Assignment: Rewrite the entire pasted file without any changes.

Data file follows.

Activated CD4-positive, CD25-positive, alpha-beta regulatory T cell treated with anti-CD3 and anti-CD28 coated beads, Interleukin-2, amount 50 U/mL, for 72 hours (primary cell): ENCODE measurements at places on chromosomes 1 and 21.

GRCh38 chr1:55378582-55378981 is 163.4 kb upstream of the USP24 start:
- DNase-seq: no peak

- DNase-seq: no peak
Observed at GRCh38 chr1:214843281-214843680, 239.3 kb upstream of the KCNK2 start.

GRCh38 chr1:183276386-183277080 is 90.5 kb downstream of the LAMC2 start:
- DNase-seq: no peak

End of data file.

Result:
Activated CD4-positive, CD25-positive, alpha-beta regulatory T cell treated with anti-CD3 and anti-CD28 coated beads, Interleukin-2, amount 50 U/mL, for 72 hours (primary cell): ENCODE measurements at places on chromosomes 1 and 21.

GRCh38 chr1:55378582-55378981 is 163.4 kb upstream of the USP24 start:
- DNase-seq: no peak

- DNase-seq: no peak
Observed at GRCh38 chr1:214843281-214843680, 239.3 kb upstream of the KCNK2 start.

GRCh38 chr1:183276386-183277080 is 90.5 kb downstream of the LAMC2 start:
- DNase-seq: no peak